Sometime, somewhere, somebody coined the phrase “the public’s right to know.” I’ve never heard anyone take credit for it and, possibly, it’s because it’s a fraud invoked on the human race. A quite popular fraud, but fraudulent nonetheless.
There are many areas of a celebrity’s life the public has a right to know, most of them dealing with whatever he or she does in his or her chosen profession and whether or not the celebrity in question has a police record. Where and why the public has a right to know all the details of a person’s life (celebrity or common person) is something I’ve never had satisfactorily explained to me.
As far as Tiger Woods, the man was exposed as a womanizer and it has cost him dearly in areas such as the pocketbook (although I don’t believe he’ll be filing the short form come April), fan base (which, while it remains huge, has certainly been diminished by a great deal) and, by recent results, his game. Worse, it has shown him to be vulnerable, i.e. human, something neither he nor his late father, Earl, would ever want to admit, as it might cause him to lose his edge. Which, based on his play since his return, is the perfect adjective to describe what’s happened to him on the golf course.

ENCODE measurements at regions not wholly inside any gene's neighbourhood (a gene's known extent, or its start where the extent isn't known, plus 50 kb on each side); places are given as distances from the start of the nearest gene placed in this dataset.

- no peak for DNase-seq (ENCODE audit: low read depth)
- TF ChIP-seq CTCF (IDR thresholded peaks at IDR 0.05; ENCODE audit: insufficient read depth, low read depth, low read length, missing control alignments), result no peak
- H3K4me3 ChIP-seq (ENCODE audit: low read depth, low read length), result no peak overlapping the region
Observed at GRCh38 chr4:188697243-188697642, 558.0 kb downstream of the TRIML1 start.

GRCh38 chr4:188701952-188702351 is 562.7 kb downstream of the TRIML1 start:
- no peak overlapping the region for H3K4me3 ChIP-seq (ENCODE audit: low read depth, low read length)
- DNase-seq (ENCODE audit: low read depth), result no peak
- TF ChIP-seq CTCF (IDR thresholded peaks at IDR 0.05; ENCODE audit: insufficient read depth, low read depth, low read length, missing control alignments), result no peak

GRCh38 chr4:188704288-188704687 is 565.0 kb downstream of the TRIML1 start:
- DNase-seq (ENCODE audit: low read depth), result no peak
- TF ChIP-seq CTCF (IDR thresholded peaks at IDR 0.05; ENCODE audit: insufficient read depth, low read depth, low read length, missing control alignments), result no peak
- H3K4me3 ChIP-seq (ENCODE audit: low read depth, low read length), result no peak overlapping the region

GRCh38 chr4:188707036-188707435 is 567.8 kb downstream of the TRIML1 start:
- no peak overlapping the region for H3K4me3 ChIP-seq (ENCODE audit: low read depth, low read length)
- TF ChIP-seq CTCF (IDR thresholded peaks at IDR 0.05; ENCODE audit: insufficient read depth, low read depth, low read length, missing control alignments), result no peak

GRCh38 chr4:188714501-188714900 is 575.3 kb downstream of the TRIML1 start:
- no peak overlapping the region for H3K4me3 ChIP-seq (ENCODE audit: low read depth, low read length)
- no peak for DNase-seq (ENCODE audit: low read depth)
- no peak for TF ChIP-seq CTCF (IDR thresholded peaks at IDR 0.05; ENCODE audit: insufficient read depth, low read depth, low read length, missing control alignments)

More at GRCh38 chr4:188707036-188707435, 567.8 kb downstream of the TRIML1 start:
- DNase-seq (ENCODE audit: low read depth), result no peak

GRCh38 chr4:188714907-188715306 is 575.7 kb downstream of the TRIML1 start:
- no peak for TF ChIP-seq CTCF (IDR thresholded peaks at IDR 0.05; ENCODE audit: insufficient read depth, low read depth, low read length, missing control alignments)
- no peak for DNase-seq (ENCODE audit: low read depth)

What goes on behind closed doors, however, as long as it’s in within legal limits, is not, nor should it be, the right of the public. In fact, there is no need for the general public to know – although a strong case could be made for its desire to know.
I’ve made my feelings known in previous posts (see 12/3/09/ & 2/20/10, in particular). By gushing over every gory detail (fact or fiction), yet not adding anything substantial to their own lives, people are proving the line I first heard from my late, brilliant mentor, John Savage:
“You don’t strengthen the weak by weakening the strong.”